Unlike a more typical heart attack caused by a rupture of plaque in the arteries, a SCAD heart attack starts with a tear in the wall of an otherwise normal artery. The tear tunnels within the wall of the artery, and its effect blocks the artery and blood flow to the heart muscles, leading to a heart attack.

Although SCAD causes a small percentage of heart attacks overall, it is responsible for 40% of heart attacks in women under the age of 50. And it mostly happens to women — more than 90% of SCAD patients are female. (Clopton 2018)

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Work Cited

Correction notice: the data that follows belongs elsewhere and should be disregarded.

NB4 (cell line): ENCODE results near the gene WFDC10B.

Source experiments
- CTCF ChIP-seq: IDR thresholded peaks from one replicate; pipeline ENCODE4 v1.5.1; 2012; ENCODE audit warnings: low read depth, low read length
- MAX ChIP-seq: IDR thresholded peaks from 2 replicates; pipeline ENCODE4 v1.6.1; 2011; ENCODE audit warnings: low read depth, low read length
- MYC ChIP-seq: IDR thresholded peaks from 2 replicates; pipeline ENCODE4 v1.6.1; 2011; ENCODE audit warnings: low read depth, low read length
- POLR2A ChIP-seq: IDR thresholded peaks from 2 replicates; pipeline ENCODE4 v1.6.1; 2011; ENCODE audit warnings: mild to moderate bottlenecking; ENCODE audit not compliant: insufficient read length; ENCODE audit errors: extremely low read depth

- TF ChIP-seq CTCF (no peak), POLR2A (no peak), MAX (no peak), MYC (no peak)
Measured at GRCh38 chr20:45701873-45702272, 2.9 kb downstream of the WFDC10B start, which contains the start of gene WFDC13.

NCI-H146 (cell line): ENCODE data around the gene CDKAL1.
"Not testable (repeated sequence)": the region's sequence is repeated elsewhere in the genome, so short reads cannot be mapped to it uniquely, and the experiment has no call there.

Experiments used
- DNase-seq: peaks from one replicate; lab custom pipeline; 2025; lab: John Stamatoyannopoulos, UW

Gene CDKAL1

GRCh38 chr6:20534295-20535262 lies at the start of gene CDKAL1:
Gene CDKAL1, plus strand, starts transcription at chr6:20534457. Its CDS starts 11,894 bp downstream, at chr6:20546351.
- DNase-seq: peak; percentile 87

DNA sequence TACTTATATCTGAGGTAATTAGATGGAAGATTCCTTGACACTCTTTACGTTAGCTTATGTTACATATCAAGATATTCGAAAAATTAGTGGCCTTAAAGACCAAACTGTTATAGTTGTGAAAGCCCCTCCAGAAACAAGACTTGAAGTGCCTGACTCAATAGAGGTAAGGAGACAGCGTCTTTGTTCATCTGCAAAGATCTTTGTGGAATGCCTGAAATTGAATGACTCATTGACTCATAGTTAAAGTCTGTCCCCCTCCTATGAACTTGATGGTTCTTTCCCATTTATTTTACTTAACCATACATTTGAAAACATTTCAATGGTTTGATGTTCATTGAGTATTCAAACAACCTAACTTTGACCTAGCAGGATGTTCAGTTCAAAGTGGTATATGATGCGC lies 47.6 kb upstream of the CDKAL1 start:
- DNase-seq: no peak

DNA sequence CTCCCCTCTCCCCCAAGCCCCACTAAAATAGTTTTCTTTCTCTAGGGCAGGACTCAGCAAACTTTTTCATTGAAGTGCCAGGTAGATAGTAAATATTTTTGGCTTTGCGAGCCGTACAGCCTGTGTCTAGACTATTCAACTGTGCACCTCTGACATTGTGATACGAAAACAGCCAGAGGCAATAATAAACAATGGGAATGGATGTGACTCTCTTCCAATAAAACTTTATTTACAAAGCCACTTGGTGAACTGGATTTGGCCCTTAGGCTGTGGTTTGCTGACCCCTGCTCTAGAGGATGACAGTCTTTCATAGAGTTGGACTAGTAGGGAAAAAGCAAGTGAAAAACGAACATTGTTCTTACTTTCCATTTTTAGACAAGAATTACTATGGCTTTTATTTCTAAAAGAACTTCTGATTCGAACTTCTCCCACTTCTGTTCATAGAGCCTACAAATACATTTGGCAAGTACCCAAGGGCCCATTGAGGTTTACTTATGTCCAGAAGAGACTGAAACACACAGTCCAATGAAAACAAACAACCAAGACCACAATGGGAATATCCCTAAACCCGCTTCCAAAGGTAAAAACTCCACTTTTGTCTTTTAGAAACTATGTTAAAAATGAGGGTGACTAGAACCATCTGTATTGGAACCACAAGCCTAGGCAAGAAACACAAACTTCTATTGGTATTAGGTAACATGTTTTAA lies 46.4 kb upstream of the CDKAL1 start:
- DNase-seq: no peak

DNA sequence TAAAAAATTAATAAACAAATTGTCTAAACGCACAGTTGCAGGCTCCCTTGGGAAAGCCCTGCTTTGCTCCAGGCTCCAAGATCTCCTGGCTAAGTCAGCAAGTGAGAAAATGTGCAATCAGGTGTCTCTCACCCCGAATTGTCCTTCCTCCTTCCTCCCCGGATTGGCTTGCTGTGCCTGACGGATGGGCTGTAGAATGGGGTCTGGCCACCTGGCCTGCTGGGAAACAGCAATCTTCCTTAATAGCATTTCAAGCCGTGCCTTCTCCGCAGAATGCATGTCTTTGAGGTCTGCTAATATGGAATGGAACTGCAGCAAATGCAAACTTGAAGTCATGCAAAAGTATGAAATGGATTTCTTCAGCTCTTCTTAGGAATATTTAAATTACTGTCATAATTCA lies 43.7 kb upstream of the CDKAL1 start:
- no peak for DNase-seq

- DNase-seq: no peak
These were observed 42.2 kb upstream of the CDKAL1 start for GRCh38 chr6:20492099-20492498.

Fogoros, Richard N. “Why Some Heart Attacks Are Silent.” Verywell Health, 6 Jan. 2020, www.verywellhealth.com/silent-heart-attacks-1746018

“What Is a Silent Heart Attack?” Www.goredforwomen.orgwww.goredforwomen.org/en/about-heart-disease-in-women/facts/silent-heart-attack-symptoms-risks

Harvard Health Publishing. “The Danger of ‘Silent’ Heart Attacks.” Harvard Health, 2019, www.health.harvard.edu/heart-health/the-danger-of-silent-heart-attacks.

Clopton, Jennifer. “SCAD: The Heart Attack That Strikes Young Women.” WebMD, WebMD, 19 Mar. 2018, www.webmd.com/heart-disease/news/20180319/scad-heart-attack-strikes-young-women

“Heart Attack in Women: 8 Symptoms and Risk Factors.” Medical News Today, MediLexicon International, www.medicalnewstoday.com/articles/321528